Earlier reports from the Journal News and Town Supervisor Paul Feiner had conveyed the impression that the fire did far more damage than it did.
The outbuilding, which looks to have been used as a storage garage, is separated from the Sprainbrook greenhouses by a few feet, and is located at the far end of the facility, furthest away from Underhill Road.
Greenville Fire Chief Daniel Raftery said at least three propane tanks leaning next to the unheated building had exploded. Chief Raftery said “at this point” the fire does not appear to be suspicious in origin, but its cause is still under investigation.
The Sprainbrook Nursery, which has been run by Edgemont resident Al Krautter and his family for 70 years, had closed for the season at around Thanksgiving. The nursery normally does a robust business at this time of the year selling Christmas trees, wreathes and other holiday decorations, but Mr. Krautter had said last year that the business would soon be closed permanently.
Shelbourne, an assisted living company, has said it plans to file an application next month to construct an 85-98 bed facility on the Sprainbrook Nursery site. The site is zoned R-30 for single family residences only. A recent amendment to the Greenburgh zoning code permits assisted living facilities in residential zones, but only if they are on minimum 4 acre lots within 200 feet of a state or county road.
However, the Sprainbrook site is only 3.79 acres and is not within 200 feet of a state or county road, which means that Shelbourne would need to get variances from the Town’s Zoning Board of Appeal. Shelbourne would also need to get site plan approval from the Town’s Planning Board and before opening, all assisted living facilities in Greenburgh must be granted special permits by the Town Board itself.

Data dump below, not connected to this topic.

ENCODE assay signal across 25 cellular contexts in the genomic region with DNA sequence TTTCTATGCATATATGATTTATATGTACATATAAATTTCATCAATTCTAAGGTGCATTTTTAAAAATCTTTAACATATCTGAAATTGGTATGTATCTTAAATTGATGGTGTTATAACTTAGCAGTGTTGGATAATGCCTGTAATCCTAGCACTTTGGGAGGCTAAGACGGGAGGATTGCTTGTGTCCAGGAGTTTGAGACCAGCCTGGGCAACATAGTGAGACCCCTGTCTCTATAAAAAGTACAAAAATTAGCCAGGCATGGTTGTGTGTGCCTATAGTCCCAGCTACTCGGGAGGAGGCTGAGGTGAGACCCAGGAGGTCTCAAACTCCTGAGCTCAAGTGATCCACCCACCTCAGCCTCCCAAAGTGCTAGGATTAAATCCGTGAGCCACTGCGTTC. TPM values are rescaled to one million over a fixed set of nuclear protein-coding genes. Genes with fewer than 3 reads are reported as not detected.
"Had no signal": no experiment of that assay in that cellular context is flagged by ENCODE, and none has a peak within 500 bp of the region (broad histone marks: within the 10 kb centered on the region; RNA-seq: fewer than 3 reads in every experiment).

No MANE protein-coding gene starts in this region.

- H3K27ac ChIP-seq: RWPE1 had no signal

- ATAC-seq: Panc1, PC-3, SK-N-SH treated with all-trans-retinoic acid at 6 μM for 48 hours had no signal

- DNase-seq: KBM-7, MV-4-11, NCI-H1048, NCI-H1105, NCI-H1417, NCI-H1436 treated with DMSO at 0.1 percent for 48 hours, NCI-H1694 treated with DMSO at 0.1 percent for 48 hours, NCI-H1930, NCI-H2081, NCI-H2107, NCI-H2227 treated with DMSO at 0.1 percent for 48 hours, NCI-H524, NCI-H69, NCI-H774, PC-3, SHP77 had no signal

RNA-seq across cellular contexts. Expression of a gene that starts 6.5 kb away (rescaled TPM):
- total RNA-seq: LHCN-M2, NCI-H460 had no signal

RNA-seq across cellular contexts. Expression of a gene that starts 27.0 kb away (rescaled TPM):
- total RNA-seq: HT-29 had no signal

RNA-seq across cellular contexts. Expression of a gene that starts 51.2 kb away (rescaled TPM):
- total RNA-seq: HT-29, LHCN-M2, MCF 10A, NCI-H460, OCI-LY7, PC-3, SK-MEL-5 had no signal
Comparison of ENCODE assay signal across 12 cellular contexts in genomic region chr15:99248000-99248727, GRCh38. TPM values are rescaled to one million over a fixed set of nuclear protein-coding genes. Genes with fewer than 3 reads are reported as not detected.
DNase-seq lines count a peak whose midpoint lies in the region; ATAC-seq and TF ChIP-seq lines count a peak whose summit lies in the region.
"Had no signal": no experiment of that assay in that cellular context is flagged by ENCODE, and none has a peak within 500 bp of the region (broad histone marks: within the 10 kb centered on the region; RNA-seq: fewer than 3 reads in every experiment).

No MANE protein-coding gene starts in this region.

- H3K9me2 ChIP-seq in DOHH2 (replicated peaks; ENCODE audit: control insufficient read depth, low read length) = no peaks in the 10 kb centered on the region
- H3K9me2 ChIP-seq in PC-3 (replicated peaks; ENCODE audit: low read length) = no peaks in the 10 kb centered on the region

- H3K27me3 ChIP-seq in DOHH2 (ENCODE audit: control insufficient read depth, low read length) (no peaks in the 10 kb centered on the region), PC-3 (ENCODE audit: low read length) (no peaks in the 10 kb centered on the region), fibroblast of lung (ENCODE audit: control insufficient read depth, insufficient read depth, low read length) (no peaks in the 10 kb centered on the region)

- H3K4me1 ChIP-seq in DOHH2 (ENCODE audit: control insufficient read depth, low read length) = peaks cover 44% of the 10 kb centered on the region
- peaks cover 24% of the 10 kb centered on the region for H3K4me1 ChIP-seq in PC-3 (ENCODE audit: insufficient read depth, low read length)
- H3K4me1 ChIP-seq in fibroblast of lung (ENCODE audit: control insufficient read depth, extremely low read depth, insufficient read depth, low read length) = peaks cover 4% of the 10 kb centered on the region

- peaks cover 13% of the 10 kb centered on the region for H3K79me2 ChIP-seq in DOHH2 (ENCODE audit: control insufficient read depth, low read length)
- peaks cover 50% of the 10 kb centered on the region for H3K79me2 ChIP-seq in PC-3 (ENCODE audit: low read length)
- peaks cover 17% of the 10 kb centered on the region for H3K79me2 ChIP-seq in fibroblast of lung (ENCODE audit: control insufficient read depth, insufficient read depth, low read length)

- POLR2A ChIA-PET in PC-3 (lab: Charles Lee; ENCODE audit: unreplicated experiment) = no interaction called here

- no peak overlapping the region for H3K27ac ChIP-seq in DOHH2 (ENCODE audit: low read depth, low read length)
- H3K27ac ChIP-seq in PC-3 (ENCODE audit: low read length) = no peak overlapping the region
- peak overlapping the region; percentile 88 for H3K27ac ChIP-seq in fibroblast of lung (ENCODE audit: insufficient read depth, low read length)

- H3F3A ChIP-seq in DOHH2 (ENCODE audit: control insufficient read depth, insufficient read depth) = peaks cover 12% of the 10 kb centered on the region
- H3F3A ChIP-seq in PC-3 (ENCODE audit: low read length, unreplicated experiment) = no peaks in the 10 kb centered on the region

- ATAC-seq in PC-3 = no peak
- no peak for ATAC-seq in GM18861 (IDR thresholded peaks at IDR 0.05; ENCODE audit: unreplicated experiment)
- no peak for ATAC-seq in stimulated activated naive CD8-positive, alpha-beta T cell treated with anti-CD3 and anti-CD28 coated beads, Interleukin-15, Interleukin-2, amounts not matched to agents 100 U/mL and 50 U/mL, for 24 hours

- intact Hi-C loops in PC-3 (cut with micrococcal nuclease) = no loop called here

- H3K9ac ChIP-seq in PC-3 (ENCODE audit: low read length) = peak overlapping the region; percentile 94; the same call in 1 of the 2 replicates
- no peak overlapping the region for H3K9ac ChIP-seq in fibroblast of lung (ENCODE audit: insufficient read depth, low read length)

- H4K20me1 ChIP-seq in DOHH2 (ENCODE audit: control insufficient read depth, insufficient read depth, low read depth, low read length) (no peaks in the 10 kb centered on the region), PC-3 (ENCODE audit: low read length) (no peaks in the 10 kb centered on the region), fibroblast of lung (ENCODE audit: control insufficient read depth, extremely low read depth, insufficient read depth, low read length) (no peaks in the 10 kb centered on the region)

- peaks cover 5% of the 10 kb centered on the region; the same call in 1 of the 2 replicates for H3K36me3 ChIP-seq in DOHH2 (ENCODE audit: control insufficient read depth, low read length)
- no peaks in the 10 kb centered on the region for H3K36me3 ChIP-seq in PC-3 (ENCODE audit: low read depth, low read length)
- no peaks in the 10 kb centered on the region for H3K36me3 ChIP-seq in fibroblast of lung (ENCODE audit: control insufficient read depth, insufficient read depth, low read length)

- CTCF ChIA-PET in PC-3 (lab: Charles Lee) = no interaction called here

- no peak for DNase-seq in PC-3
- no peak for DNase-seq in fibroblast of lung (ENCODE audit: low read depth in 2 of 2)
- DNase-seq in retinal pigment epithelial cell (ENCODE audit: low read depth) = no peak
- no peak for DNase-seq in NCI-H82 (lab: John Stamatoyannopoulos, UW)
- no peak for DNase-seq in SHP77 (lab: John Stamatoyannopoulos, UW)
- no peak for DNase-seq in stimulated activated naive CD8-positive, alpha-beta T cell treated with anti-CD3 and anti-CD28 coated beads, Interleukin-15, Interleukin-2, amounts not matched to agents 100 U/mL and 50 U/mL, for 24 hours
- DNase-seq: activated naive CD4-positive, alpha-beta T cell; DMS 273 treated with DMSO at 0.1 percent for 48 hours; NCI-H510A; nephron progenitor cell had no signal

Shelbourne may be facing an uphill battle to win approval. Difficulties in fighting last night’s fire suggests fire safety in that location may be a problem. In addition, because Shelbourne’s residents are expected to need more rescue services than the average population, not being on a state or county road could also be a problem.
Some Edgemont residents are also concerned that the construction of a large 85-98 bed commercial facility that would be regularly served by trucks bringing food and medical supplies would be inappropriate for a residential neighborhood. Others are saying that they would prefer that the site be used instead for single family housing and that the promise of $600,000 in additional property taxes if Shelbourne has not been confirmed by any town officials and may turn out to be much less or not at all if, as a condition for accepting Medicaid payments, which Shelbourne’s facilities currently do not accept, the facility must become non-profit and tax-exempt.